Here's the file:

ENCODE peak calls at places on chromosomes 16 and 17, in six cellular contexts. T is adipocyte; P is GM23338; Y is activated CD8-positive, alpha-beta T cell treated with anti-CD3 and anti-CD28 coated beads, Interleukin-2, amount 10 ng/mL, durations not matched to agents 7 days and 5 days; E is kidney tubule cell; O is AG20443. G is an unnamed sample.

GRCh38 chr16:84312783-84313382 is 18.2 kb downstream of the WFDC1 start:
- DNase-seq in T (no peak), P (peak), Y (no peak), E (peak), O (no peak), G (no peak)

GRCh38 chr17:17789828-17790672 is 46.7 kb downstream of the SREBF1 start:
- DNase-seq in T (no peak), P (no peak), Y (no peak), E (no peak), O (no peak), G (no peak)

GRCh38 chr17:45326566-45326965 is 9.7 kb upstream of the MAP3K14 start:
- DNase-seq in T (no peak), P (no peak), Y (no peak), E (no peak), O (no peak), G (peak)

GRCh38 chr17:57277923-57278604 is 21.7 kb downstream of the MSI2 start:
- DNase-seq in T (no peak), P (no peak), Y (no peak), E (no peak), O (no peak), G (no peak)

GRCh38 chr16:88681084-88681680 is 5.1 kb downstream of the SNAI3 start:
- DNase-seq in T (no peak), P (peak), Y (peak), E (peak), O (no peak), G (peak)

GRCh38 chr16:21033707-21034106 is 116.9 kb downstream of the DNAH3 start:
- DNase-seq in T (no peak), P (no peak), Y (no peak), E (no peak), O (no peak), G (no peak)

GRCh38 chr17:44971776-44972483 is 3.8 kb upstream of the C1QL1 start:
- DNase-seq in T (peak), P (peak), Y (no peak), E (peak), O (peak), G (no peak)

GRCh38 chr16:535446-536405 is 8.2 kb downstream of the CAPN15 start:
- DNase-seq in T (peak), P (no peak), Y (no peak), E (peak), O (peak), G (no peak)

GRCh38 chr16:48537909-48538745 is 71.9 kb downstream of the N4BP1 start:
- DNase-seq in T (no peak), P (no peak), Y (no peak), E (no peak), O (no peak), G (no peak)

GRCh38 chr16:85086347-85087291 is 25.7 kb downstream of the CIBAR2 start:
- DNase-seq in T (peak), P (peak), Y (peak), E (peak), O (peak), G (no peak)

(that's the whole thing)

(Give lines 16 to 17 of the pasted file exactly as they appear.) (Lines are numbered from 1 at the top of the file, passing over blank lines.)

GRCh38 chr16:535446-536405 is 8.2 kb downstream of the CAPN15 start:
- DNase-seq in T (peak), P (no peak), Y (no peak), E (peak), O (peak), G (no peak)